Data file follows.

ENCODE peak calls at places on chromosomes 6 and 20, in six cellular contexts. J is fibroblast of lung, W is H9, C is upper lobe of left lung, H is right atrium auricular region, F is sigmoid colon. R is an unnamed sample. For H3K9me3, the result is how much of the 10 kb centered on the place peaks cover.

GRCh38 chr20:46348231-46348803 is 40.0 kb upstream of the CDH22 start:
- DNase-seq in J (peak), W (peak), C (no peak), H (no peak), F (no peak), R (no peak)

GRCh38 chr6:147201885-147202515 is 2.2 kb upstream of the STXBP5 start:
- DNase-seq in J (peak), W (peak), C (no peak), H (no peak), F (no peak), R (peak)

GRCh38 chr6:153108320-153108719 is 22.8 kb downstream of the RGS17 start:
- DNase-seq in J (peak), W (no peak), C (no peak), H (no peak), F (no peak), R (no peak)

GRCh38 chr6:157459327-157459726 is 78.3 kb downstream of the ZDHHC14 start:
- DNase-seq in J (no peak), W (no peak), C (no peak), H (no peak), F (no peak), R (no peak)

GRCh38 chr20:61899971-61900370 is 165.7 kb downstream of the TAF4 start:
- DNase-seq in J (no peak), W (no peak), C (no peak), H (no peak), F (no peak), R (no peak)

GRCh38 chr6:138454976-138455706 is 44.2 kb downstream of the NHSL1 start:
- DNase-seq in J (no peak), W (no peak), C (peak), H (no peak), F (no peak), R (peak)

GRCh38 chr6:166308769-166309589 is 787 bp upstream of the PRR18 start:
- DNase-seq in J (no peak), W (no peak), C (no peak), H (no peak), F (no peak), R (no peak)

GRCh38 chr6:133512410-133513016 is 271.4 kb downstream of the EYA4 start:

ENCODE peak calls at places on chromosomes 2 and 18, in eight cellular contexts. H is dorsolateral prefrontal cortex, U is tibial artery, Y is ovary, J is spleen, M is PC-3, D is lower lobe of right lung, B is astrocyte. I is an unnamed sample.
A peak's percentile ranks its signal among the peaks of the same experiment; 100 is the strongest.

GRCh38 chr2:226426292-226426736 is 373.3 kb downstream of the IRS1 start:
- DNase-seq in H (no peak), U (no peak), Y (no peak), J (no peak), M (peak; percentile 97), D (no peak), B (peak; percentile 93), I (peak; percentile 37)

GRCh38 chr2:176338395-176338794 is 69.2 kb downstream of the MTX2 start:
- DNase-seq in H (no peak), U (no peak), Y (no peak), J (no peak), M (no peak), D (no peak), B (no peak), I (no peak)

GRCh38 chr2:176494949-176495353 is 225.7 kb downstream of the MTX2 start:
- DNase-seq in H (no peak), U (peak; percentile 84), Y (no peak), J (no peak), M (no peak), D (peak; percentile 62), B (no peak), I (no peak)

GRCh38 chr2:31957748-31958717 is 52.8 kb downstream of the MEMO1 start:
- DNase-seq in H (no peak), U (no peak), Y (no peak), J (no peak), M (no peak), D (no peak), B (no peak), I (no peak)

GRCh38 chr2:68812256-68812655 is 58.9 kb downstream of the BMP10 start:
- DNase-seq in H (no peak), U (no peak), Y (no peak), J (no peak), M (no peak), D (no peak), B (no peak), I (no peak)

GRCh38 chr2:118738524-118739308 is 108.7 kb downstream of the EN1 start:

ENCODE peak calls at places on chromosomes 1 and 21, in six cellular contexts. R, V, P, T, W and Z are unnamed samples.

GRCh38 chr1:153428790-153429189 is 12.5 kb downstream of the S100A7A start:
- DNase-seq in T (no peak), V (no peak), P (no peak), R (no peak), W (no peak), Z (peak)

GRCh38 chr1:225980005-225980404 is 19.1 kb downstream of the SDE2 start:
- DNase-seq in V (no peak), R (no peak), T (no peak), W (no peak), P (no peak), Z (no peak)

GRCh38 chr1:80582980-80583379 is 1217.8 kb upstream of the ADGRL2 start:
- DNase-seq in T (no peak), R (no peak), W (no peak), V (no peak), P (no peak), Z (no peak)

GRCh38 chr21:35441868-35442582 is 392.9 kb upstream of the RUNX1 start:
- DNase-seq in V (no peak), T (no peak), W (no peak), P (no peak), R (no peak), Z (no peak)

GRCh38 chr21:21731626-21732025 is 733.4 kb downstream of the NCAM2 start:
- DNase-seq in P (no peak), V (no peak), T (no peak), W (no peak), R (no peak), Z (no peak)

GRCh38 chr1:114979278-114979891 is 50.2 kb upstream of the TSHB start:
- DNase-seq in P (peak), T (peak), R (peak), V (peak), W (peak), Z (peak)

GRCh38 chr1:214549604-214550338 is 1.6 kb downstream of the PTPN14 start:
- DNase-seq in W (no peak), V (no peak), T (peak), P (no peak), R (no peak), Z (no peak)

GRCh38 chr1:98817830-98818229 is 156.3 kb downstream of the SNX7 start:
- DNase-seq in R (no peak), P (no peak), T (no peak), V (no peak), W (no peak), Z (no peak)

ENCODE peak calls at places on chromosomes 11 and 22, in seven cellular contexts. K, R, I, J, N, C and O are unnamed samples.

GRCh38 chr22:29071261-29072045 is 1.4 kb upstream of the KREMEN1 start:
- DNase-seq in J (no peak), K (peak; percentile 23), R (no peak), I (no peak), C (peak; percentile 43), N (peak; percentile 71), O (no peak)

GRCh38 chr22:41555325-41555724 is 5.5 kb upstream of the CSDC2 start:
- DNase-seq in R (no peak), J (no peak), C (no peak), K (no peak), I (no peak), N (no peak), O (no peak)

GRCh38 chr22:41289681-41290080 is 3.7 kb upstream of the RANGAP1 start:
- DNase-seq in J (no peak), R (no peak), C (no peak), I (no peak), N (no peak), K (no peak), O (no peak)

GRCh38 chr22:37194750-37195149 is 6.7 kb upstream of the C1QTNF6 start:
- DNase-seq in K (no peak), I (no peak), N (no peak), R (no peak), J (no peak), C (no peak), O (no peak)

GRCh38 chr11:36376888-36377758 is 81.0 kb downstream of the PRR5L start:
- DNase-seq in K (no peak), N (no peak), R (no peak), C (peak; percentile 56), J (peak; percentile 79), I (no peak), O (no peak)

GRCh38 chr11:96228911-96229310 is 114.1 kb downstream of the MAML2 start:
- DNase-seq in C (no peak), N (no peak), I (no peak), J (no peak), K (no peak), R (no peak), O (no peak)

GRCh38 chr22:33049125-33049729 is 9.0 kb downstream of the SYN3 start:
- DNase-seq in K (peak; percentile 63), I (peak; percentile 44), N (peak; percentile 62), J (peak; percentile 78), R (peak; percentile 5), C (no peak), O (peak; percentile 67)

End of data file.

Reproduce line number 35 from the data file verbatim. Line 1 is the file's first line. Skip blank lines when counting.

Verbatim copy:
GRCh38 chr1:80582980-80583379 is 1217.8 kb upstream of the ADGRL2 start: